- Paperback: 351 pages
- Publisher: David R Godine (1994)
- Language: English
- ISBN-10: 087923573X
- ISBN-13: 978-0879235734
- Product Dimensions: 8 x 5.5 x 0.9 inches
- Shipping Weight: 13.6 ounces
- Average Customer Review: 4.8 out of 5 stars See all reviews (149 customer reviews)
- Amazon Best Sellers Rank: #1,099,189 in Books (See Top 100 in Books)
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Swallows and Amazons Paperback – 1994
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Top Customer Reviews
Amazons at a library booksale - even before they were
republished! Don't let the title fool you - Swallows and
Amazons are two groups of siblings. One group has a boat
called Swallow.The other group has a boat called Amazon.
The Swallows and Amazons start out enemies, but become
friends rapidly. Their adventures are similar to what I have
often dreamed of - getting a boat and having adventures on
and around an island!But their adventures are not limited to
the island, they evenvisit "the natives" back home. What's
best about their adventures is that all of them are possible!
They don't do impossible things like ride on drangons or
become invisible. Their adventures really could happen! I
loved this book from the start, and have read it again and
again. I would also reccomend the other books in this series.
They are all super, and will become treasures to pass on to
later generations. Thank you, Mr. Ransome, for writing such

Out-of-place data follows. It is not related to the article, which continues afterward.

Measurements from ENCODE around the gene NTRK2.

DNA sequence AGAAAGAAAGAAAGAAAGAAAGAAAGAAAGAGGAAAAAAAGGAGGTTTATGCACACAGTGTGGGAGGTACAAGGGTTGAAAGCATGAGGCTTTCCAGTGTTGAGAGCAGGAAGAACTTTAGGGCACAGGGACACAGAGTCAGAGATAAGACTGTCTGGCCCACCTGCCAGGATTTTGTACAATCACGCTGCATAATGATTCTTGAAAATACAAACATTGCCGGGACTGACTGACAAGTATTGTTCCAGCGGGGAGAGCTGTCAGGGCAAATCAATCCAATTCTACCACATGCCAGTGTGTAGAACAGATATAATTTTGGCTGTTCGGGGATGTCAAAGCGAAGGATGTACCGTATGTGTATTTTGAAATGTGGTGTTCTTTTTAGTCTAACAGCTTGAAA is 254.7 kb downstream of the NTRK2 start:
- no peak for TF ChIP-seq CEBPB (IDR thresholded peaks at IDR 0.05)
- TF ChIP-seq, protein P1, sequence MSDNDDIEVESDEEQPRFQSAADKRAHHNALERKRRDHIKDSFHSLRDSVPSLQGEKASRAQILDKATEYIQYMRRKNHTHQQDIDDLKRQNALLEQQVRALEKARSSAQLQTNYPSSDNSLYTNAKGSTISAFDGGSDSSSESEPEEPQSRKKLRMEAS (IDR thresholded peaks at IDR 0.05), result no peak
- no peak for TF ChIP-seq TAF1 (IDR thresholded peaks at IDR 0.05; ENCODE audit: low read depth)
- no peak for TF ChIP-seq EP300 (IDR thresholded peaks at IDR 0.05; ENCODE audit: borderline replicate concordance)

a wonderful book!
As a child, I was a great explorer, going all over the local landscape, giving names to the different topographical features. I loved to camp and ramble. I loved boating, although I never sailed, and a picnic on an island in the river nearby (and a chance to explore said island on my own while everyone else was fishing) was a joy I'll never forget.
This book, and the others in the series, recapture those happy days for me. This one is very innocent, with no real violence or menace, but full of joyful adventure. The children are great role models; they're feisty and independent, yet still respectful of their elders. They're imaginative but know when to set aside their fantasies and deal with realities.
The book also conveys the joy of adventure and the great outdoors, and also shows that everyone has something important to contribute. Sure, one member of the group might be more interested in cooking and provisions, but that's necessary.
The adults take a back seat in these books, generally, but they're there. This one, especially, can be seen as a test by the parents to see how responsible their children are, and it's implicit that the kids are doing their best to prove themselves to their parents. The parents don't neglect them, they're there if they're needed, and check up on them regularly, but they also give them space to ramble and have an adventure.
Today it may seem as if these parents are letting their kids run wild; but I think families today could use books like this. When you have kids who are shuttled back and forth to band practice and swim team and heaven knows what else, they need the time to just relax and let things happen.Read more ›